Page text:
View Full Version : Windows7/CS5/Cineform
June 8th, 2011, 09:45 AM
Whatever goes awry in this unholy menage-a-trois that causes a hard shutdown, damages the OS and causes subsequent failure to boot up due to a lockup at the "Welcome" splash screen, -- try hitting the "enter" key with machine gun rapidity when the "Welcome" first starts moving and keep it up despite the little tone telling you to desist. It seems to work.
I have run out of more logical solutions.
In addition, CS5, Cineform or W7 have munted the project, 17 hours worth of work so far and it cannot be recovered. This is seriously not good.
Hopefully, the entities involved might begin to stop blaming each other and get it sorted once and for all.
Computer is an I7, approved components, motherboard, 16gb memory etc..
June 8th, 2011, 10:21 AM
Sounds like a hardware issue, software alone can't do that. As with all Premiere projects that will not load, creating a new project and try importing the old project file into the new project. If that fails, you can rule at CineForm by removing our components, as we are not needed to load the project (only edit picture data after.) So if a corrupt file is killing a project load within a CineForm component (unlikely but could happen) you can load the project with the media offline -- help you narrow down where the corruption is.
June 8th, 2011, 10:37 AM
Thanks for your prompt response. I'll give your suggestion a shot.
June 8th, 2011, 12:05 PM
Your suggestion appears to have rescued the project, so thanks for that. As for the computer, the operating system remains flakey. After closing out of Premiere and shutting down, then restarting, Premiere itself now simply refuses to launch. This is the first computer in a long while I have bought and not assembled myself. I wish I had done it myself now as nothing much has changed.
June 8th, 2011, 12:15 PM
From personal experience, I would suspect goofiness in a Windows Update as the most likely culprit.
Have you tried a system restore? Can you get into safe mode and roll back to a point before the most recent Windows Updates?
I've run into this issue several times on on my system. (Win7 Pro, I7, ASUS P6t, 12gb Ram, GTX260). I was able to rule out hardware issues (an advantage of having a dual boot system with a second OS on a physically separate hard drive). I also eliminated both CS5 and Cineform as culprits. In every case, the problem occurred onthe reboot following a Windows update. (And before anybody vaults up on a soapbox to proclaim the wicked stupidity of allowing auto-updates, let me point out that I have auto-updates switched off and usually have the ethernet cable disconnected during editing sessions. Win 7 insidiously switches auto-updates back on.)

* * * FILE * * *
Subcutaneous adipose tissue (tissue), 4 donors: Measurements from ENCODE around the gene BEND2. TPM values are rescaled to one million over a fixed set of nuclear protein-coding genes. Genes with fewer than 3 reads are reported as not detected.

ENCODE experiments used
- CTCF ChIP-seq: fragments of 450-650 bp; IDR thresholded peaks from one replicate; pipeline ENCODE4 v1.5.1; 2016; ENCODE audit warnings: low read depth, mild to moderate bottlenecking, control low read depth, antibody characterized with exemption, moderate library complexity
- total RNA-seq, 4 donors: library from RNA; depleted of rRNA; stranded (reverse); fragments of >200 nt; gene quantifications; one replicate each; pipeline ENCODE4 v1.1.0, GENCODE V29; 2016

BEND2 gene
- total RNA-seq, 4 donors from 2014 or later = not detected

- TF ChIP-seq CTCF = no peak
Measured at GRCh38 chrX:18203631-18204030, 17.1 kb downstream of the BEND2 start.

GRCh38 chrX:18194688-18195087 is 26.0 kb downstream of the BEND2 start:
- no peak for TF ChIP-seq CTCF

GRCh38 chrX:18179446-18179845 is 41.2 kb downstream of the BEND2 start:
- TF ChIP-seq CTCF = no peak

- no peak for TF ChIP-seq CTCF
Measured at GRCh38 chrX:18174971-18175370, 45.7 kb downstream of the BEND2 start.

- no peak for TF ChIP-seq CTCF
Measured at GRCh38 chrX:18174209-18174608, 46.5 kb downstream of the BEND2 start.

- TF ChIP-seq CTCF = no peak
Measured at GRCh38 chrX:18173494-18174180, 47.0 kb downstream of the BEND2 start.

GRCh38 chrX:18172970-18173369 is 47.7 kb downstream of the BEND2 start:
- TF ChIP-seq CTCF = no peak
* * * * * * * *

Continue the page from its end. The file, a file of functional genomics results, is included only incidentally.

A system restore eliminated the problem in all but one instance. The one time it did not, last February, the Update corrupted all of my restore points. Even restoring from the system backup did not fix the problem. I had to reinstall Win 7 and the apps. (In every instance, a subsequent re-download of the offending critical updates went without a hitch.)
The good news (to the extent there could be any) is that all the video, Cineform files and edit files were usually fine and I could resume the project where I had left off. I say "usually" because on the first or second time this happened, I had tried to force CS5 to run after getting into Windows after bypassing the splash screen by hitting the enter key as suggested. This did something to the project file and everything seemed lost. (Lots of video, too; a three hour multi-cam dance event shot with six cameras and the Cineform conversions). However, after I tried a system restore and went to the "save as copy" version of the project, everything was fine. (I also could have gone into the project's auto-save folder and used one of the auto-saved project versions.)
June 12th, 2011, 10:40 AM
Thanks for the hint on the autosaves.
June 12th, 2011, 03:23 PM
For those that think your PC will self destruct if you dont update,
First thing I do on every install, is disable Windows update, then tell Windows not to tell me that I have it turned off.